Project Preserving Maryland’s Historic Papers Reintroduces Voices of Marginalized Groups
The University of Maryland Libraries has been digitizing historic Maryland newspapers since 2012. This new round of funding will support the digitization of newspapers from immigrant and other marginalized communities.
The University of Maryland (UMD) Libraries was awarded a $324,683 grant from the National Endowment for the Humanities (NEH) to support an ongoing collaborative effort to digitize select historic Maryland newspapers published before 1964.
The Historic Maryland Newspapers Project, which is a collaborative state-wide digitization initiative associated with the National Digital Newspaper Program, funded by the NEH, brings the UMD Libraries together with other libraries and archives across the state to add Maryland papers to the Chronicling America digital newspaper collection at the Library of Congress. Chronicling America, the largest digital collection at the Library of Congress, provides free access to over 18 million American newspaper pages from 49 states, two territories and the District of Columbia for use by academic researchers, K-12 students and teachers, genealogists and the general public.
“Partnering with the Library of Congress and the National Endowment for Humanities on a project of this duration and magnitude is a privilege,” said Robin Pike, manager of digital conversion and media formatting at the UMD Libraries. “We focus on making accessible newspapers not previously digitized, which has led us to rediscover historic titles overlooked by major, for-profit companies.”
These titles often represent smaller towns, industries or immigrant communities that are excluded from the traditional historical record in archives, she said. “Through the inclusion of these newspapers, we facilitate social justice by reintroducing lost voices back into the digital historical record. Collectively, all state partners telling stories from lost voices on a national scale can have a large impact for historically marginalized groups.”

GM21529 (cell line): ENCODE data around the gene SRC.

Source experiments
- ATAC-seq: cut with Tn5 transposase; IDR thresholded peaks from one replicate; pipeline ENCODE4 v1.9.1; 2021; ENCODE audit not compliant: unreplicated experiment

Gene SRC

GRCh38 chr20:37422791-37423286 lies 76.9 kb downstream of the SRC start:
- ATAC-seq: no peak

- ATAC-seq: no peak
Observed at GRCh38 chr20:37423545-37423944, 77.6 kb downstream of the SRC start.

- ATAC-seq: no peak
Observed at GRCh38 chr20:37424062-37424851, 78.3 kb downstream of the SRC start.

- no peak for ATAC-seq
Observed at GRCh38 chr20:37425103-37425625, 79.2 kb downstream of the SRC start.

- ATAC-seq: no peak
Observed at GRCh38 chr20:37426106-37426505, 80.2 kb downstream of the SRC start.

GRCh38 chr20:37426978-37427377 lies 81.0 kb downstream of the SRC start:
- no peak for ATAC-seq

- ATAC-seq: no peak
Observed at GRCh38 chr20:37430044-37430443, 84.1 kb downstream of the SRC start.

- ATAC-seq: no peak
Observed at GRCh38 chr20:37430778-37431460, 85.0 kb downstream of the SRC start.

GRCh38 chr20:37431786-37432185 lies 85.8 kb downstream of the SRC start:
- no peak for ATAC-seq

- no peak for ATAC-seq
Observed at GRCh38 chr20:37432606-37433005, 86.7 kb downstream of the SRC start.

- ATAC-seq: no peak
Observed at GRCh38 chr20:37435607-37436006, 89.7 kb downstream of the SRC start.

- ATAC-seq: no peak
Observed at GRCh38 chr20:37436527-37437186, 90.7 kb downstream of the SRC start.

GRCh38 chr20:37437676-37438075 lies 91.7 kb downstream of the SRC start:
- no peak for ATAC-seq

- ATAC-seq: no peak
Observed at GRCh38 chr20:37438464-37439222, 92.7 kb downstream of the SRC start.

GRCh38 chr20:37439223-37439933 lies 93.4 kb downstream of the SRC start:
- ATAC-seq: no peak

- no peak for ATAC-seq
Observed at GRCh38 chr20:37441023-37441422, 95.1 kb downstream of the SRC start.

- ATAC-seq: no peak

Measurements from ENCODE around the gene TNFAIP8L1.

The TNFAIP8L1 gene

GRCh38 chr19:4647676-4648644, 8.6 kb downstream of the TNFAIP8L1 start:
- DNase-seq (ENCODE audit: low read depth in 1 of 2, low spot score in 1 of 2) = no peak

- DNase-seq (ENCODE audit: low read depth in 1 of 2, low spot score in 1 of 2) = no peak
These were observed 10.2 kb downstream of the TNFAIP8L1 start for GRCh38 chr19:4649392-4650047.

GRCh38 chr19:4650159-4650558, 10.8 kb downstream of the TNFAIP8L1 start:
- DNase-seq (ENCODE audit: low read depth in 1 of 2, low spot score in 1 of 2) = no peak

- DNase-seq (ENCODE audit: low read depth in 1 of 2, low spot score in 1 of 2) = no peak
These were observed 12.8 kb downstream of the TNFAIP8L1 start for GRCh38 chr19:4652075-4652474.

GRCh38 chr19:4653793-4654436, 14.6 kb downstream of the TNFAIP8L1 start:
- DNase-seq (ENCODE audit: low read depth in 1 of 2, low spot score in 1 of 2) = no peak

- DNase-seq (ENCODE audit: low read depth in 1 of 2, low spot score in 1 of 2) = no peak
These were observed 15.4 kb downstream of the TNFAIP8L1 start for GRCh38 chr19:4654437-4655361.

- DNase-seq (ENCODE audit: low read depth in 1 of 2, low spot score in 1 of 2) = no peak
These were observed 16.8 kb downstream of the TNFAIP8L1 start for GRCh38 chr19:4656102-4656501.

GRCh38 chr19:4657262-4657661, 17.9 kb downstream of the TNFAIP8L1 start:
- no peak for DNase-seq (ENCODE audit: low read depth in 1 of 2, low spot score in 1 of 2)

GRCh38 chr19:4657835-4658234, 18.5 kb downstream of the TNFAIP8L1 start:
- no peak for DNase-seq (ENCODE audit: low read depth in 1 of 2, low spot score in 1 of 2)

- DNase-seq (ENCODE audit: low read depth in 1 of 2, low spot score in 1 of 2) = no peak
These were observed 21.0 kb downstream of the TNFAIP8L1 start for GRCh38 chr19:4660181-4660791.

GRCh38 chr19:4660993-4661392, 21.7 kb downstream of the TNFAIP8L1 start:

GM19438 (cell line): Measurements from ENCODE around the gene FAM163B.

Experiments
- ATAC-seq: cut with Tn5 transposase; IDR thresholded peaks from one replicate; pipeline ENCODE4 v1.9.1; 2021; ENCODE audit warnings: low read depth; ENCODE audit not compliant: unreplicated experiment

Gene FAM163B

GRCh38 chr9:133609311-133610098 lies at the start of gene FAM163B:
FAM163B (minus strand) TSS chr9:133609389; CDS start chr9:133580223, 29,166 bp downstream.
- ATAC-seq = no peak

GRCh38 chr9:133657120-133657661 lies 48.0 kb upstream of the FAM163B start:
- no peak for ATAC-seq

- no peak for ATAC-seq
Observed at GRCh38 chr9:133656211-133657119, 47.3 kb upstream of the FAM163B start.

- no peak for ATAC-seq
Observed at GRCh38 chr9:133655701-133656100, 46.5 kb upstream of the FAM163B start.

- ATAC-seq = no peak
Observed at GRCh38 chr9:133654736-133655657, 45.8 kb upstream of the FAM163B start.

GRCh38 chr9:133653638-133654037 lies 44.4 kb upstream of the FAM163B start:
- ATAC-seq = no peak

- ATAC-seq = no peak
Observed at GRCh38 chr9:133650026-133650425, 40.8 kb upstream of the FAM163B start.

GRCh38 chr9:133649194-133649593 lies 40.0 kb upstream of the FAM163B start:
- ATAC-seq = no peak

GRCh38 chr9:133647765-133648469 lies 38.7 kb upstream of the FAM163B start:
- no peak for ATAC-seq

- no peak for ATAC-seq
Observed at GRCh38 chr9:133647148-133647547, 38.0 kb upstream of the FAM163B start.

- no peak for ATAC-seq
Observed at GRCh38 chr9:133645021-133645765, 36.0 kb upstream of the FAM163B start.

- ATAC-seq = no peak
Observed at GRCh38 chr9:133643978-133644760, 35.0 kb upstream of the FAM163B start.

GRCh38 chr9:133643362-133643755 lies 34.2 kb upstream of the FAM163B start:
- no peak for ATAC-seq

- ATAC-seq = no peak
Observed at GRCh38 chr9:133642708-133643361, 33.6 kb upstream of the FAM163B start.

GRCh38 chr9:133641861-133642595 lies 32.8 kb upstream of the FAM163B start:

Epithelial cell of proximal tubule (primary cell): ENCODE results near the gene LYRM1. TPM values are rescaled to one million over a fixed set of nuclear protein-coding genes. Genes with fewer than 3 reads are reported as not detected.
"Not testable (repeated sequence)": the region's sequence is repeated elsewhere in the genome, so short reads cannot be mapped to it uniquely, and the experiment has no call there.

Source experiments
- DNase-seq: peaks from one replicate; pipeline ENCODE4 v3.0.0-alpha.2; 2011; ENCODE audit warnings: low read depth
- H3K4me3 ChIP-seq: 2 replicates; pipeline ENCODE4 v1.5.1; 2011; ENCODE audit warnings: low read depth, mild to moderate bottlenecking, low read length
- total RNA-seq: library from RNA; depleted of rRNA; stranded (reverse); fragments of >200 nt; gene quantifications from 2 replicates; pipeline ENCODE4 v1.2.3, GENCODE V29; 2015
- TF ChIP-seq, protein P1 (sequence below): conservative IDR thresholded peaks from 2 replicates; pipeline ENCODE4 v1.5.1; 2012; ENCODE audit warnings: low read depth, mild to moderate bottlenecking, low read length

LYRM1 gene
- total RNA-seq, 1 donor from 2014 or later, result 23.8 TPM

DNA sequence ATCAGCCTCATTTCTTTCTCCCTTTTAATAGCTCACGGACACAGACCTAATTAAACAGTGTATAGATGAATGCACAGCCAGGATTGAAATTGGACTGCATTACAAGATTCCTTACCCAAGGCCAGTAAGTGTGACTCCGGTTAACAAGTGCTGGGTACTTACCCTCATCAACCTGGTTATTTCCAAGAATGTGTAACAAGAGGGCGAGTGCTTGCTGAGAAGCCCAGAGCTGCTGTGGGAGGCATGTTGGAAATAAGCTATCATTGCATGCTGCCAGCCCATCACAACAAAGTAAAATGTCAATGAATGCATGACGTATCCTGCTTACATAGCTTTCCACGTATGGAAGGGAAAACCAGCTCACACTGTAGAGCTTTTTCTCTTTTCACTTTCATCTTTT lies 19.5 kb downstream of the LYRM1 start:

The National Digital Newspaper Program began in 2006, and the UMD Libraries has been involved since 2012. To date, the UMD Libraries has been awarded nearly $1.5 million in federal grants to develop this resource and has digitized approximately 100,000 pages of historic newspapers, including from The Maryland Suffrage News (1912-20), Der Deutche Correspondent (1858-1913) and The Cecil Whig (1841-1922).
This new round of funding will support the digitization of newspapers from immigrant communities such as The Jewish Times (1919-62), Jedność-Polonia (1918-46), three German titles from Frederick, Cumberland and Hagerstown (1798, 1801-25, 1891-96), and The Italian Journal (1933-34). The project also includes titles from military bases with a focus on WWII and later war history to enhance local perspective on international events.
“This work on a large-scale, national digital project aligns with the University of Maryland’s land-grant, public service mission and helps the Libraries meet its goals to include more diverse perspectives and histories in UMD’s distinctive collections,” said Adriene Lim, dean of libraries.
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